Illinois Wesleyan Senior Works for International Justice
September 2, 2005
BLOOMINGTON, Ill. – Lindsey Irwin of Belleville, Ill, a senior Hispanic studies and
educational studies double major at Illinois Wesleyan University, spent the summer
of 2005 advocating for international human rights as an intern at the Washington,
D.C., headquarters of the International Justice Mission (IJM), a non-governmental
Christian human rights organization.
Founded in 1997, IJM investigates cases of injustice around the world, with the goal
of providing victim relief, perpetrator accountability, structural prevention of human
rights violations and victim aftercare. Through their offices in South Asia, Thailand,
Cambodia, the Philippines, Zambia, Uganda, Kenya and Latin America, IJM assists national
lawyers and investigators to build relationships with local authorities, persuading
police and government officials to enforce the human rights laws of their countries.
IJM also seeks to increase American, Canadian and British public awareness of and
commitment to battling international injustice.
Irwin, who has been conscious of international human rights issues since participating
in the Model United Nations as a student at Belleville Township West High School,
said that education is one of the most important steps to achieving international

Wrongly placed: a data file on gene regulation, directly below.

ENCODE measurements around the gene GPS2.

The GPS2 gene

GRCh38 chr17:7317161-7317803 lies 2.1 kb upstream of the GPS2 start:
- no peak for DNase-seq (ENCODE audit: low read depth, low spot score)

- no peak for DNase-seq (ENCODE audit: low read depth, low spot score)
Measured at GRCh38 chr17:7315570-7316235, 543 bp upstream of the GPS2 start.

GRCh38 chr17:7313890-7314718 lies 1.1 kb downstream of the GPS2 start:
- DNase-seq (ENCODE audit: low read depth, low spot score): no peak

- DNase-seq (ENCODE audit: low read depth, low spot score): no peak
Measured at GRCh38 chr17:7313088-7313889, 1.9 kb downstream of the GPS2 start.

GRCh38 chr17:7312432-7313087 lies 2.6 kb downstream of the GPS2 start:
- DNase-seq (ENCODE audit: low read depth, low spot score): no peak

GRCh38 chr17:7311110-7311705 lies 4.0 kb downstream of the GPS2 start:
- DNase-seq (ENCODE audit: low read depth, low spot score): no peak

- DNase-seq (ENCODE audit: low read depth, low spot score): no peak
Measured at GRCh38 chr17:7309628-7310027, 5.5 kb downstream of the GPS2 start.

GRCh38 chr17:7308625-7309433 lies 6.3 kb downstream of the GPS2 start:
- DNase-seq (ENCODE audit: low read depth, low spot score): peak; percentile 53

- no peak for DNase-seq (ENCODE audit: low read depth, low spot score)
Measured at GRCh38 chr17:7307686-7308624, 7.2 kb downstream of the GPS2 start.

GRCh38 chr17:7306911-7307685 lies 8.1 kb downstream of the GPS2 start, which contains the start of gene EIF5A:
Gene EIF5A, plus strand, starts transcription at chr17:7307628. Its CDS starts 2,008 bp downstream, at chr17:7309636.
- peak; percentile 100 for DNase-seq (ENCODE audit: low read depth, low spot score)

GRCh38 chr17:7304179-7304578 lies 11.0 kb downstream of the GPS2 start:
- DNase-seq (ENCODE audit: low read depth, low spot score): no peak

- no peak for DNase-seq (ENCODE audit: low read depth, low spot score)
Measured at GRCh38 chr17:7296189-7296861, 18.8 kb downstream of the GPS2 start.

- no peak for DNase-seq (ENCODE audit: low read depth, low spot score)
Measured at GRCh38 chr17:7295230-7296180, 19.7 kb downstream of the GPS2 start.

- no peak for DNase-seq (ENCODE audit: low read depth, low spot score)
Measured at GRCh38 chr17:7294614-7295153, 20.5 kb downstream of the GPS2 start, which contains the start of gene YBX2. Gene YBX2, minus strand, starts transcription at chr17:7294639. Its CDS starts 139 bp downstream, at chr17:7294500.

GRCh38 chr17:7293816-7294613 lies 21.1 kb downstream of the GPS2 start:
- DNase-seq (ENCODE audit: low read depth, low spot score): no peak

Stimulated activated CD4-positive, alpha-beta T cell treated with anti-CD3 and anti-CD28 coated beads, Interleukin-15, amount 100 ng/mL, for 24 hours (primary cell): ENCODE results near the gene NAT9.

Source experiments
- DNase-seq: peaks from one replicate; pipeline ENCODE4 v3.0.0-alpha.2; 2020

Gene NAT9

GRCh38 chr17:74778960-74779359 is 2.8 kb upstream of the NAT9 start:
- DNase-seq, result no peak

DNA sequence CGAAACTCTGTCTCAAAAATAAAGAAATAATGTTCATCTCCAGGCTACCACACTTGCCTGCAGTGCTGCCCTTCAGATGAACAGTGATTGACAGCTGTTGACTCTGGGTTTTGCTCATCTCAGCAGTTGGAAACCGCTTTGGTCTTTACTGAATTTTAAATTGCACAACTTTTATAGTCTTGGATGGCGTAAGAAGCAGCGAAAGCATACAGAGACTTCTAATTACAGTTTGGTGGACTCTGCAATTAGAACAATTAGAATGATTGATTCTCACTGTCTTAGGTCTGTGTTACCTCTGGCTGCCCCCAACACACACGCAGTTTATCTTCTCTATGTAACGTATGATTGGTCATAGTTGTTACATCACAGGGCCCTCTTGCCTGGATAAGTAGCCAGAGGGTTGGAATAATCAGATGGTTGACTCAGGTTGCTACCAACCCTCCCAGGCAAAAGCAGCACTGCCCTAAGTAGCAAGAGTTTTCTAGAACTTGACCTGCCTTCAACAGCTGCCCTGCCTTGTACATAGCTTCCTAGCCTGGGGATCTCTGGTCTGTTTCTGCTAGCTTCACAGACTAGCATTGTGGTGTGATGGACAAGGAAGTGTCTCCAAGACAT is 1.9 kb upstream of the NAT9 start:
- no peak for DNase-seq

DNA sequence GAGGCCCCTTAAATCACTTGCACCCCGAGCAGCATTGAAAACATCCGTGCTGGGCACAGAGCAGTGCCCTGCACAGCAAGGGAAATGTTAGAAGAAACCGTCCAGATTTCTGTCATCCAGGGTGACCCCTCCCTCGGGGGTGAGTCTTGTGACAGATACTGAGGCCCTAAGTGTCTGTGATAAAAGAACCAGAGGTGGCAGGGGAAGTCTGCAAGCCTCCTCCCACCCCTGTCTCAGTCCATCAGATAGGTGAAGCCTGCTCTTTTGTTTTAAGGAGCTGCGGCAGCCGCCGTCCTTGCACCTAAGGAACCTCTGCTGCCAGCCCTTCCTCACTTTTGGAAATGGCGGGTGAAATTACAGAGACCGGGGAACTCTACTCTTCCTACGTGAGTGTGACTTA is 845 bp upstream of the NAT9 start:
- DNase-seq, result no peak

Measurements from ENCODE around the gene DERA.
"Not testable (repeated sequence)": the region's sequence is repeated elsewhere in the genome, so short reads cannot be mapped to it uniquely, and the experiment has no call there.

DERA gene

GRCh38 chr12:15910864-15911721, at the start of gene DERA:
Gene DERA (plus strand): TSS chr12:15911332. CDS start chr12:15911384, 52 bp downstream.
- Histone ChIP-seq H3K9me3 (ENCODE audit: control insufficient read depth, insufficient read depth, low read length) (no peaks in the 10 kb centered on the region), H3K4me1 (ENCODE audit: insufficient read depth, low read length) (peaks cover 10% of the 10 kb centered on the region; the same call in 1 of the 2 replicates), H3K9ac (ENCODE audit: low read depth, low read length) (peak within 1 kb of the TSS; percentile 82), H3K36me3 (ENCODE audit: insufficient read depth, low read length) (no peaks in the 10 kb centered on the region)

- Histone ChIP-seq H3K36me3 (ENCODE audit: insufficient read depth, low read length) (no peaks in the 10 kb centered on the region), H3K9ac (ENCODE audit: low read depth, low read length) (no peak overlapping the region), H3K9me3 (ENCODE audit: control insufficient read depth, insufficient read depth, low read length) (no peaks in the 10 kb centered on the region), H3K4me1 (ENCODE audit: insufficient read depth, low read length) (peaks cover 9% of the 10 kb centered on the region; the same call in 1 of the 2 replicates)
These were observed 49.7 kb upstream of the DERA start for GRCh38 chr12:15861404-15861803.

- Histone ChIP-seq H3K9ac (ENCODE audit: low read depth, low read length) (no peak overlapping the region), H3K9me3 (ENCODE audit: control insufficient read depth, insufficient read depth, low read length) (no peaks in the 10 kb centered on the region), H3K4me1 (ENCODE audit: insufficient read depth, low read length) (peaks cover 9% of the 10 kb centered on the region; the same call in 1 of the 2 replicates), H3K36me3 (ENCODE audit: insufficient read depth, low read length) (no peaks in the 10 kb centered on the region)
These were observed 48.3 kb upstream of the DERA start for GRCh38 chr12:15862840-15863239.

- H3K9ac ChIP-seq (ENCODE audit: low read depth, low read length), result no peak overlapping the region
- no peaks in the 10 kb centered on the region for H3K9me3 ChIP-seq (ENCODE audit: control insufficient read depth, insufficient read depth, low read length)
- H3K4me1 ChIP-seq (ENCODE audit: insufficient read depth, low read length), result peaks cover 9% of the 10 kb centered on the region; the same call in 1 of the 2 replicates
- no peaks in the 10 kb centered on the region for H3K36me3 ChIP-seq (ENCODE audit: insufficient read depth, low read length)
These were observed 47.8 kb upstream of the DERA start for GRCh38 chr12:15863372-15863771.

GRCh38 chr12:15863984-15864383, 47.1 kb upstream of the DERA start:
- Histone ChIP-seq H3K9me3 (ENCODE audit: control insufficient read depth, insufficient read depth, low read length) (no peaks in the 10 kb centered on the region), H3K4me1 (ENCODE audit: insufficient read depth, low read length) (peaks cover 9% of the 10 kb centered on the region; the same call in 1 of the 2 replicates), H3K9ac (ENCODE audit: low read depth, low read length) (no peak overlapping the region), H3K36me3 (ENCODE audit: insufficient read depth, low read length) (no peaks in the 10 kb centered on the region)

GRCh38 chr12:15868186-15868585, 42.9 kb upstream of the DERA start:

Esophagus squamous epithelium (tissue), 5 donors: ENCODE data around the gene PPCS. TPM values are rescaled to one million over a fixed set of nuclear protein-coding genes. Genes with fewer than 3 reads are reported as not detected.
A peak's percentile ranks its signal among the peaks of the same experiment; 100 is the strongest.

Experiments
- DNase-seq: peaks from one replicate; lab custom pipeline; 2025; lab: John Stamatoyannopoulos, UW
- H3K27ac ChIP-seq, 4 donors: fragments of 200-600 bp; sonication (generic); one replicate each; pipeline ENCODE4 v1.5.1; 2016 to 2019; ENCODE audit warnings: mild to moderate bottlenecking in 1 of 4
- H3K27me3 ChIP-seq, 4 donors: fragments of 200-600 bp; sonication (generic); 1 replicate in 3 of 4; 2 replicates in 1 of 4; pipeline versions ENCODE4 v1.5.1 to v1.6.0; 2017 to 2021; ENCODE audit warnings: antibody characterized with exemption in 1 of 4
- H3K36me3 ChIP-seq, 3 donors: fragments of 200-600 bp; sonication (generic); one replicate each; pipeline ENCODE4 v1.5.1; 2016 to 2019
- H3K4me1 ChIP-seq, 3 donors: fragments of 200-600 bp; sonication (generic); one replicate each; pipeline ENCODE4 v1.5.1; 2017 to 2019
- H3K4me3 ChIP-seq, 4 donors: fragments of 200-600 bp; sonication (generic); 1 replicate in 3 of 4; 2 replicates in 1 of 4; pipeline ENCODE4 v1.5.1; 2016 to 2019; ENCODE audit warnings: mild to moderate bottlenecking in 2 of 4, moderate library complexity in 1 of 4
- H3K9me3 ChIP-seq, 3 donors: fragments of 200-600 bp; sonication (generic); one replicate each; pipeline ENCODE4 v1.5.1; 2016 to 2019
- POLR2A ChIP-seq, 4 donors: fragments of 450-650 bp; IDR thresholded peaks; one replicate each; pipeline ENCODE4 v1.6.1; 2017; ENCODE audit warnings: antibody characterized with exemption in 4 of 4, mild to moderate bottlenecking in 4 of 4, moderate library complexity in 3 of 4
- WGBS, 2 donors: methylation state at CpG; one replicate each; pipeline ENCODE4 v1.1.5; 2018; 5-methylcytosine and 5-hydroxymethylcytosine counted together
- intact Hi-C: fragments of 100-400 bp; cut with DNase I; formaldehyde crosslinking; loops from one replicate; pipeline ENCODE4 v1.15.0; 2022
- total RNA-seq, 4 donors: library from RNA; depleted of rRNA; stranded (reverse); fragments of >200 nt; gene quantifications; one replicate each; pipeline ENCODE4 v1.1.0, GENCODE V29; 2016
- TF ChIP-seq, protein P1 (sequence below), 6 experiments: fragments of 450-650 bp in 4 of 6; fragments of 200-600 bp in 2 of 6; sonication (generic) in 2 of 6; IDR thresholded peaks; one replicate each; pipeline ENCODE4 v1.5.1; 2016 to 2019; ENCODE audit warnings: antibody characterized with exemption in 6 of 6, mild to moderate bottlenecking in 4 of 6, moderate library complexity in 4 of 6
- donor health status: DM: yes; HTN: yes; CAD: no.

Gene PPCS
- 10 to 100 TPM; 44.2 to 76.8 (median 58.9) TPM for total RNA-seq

justice. “I was shocked that some of my classmates [at Illinois Wesleyan] had never
heard of sex trafficking; they didn’t know it existed,” she said.
As an IJM intern, Irwin researched cases of human rights violations such as sexual
slavery, bonded labor, unprosecuted rape, wrongful imprisonment and illegal land seizure
in Africa, Asia and Latin America. Her findings provided material for IJM educational
initiatives, such as the 50-page advocacy guide to ending illegal land seizure in
Honduras that Irwin compiled with the other eight interns working at IJM headquarters.
Irwin also visited Capitol Hill, where she met with legislative aids for several members
of the U.S. Congress, including Sen. Sam Brownback (R-Kan.), Sen. E. Benjamin Nelson
(D-Neb.) and Rep. Frank R. Wolf (R-Va.), in order to discuss concrete steps that
legislators can take to counteract international injustice.
“We know that we can make a difference,” Irwin said of the organization’s pervasive
sense of hope in the face of tragic crimes against women, children and other innocents.
“The lawyers, the investigators and even the interns are all able to use their skills
to help people who don’t have any means to help themselves.”
Contact: Rebecca Welzenbach, (309) 556-3181